CIO, so that the CIO now has operational responsibility for both of those businesses."
As for the other half, Settimi says, the trend is moving solidly in the same direction, with biomed purchasing decisions gradually becoming the province of the CIO. In fact, Nemana's HealthTech colleague, analyst Kent Soo Hoo, projects that within a few years, it will be almost impossible to distinguish between most hospitals' IT and biomed departments.

At CentraCare HealthSystem, St. Cloud, Minn., the biomed department does not currently report directly to CIO Charles Dooley, but he recognizes the digitized-device trend and is working a lot more closely with his biomedical engineers as more monitoring equipment goes online. So far that list includes neonatal monitors, critical care monitors and endoscopy procedural machines. To some degree, lines of duty demarcation already are blurring, he says.

"We basically have a joint service-level agreement that says when a help desk call comes in, we'll take the call for each other's department," Dooley says. "And whichever department would get the call first would do the assessment and then bring in the other department if it falls into their realm." The line between biomed and IT is drawn at the point where equipment is attached to patients, he says. "Then biomed services the hardware. If not, IT services it."

All this is happening, notes Hardy North, director of healthcare business development for Dell Computer Corp., Round Rock, Texas, at the same time that mobile devices such as tablet PCs, PDAs and Blackberry-type email devices are proliferating to a critical mass in clinical medicine. These also require wireless connections into hospitals' infrastructure and, increasingly, must fit with electronic medical record strategies.

"You have to find the way to share information across not only physical boundaries in a hospital but logical boundaries, like departments and functionalities," North says. "It's a world where you're going to have seven-by-24 connectivity between the patient and the care provider and all of the hospital support functions like financial services and housekeeping. ... The whole idea in healthcare today is that we're building out a realtime environment."

Techie, know thy physician
Atlantic City's Sharrott prides himself on having always staffed his IT department with clinicians, saying he has found it easier to train medical experts in technology than to teach medicine to technology geeks. That approach has been fortuitous, he says, because as his department's responsibilities draw closer to the point of care, an appreciation of clinicians' medical needs has proven essential. Unfortunately, says Sharrott, the reverse is not always true. While clinicians really should consider overall IT strategy as they suggest and make equipment purchases, they don't always take an enterprisewide view of their needs. And it can mean real headaches. "What's problematic is when people go ahead and buy things and they don't realize that these are now computer devices that have to have servers and all kinds of other things installed, and they don't find out until it kind of rolls in the door," Sharrott says. "And all of a sudden we find that we're being called to the table."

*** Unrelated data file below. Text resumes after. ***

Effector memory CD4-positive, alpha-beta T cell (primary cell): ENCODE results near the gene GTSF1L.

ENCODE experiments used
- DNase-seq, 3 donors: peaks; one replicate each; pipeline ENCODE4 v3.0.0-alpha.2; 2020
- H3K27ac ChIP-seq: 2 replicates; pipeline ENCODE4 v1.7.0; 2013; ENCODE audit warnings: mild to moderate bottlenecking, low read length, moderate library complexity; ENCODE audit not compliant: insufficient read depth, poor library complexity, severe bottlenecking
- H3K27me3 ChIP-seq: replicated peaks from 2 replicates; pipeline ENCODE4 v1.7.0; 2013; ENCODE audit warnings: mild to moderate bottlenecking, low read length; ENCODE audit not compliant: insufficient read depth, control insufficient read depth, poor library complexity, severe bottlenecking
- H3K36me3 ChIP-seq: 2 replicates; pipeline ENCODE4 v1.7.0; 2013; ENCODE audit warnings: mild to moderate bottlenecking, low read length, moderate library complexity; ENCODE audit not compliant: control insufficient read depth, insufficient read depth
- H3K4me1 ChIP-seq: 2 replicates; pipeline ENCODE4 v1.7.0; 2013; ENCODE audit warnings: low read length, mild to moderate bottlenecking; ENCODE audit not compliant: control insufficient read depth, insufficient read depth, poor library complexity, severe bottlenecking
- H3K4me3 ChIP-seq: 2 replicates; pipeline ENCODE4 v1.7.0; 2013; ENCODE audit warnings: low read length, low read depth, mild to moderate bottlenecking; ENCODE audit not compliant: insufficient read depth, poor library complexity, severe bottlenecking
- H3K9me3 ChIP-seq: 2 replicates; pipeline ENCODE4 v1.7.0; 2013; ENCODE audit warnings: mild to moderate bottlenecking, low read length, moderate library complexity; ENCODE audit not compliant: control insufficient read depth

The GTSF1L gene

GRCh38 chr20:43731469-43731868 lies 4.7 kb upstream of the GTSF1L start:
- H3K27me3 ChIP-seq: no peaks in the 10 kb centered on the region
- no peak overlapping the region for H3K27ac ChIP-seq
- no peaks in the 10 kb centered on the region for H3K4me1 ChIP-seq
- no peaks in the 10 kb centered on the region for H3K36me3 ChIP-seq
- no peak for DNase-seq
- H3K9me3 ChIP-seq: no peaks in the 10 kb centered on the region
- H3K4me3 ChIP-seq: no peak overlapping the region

The biggest change CentraCare's Dooley has noticed is the need to incorporate device vendors into his department's vendor-access support policies--resulting from the introduction of a computer virus into the health system's network by a biomedical device vendor. "We've blocked out all vendor access," he says. "They have to call first and have their access opened."

Just the beginning
Sharrott is a little surprised that major vendors like GE and Dräger see as little as 50 percent of equipment purchasing authority falling to the CIO. In his institution, he says, it's more like 90 to 95 percent; what doesn't get CIO review has simply slipped through the cracks. However, despite a dramatic spike in new responsibilities, Sharrott warns, the digital-device cascade has barely begun. Consider the forthcoming arrival of radio frequency identification tags, he says. Or the proliferation of so-called mini-PACS units that already are in production. Or what's going to happen shortly with voice over Internet protocol. And who can say where nanotechnology will eventually leave the CIO?

"I really think we're just beginning to see digitization," Sharrott says. "I think if we're talking 10 or 20 years out, the amount of integrated digitization is going to be amazing."

(extraído da publicação Healthcare Informatics, focada no estudo de TICs para Healthcare) Fevereiro 2005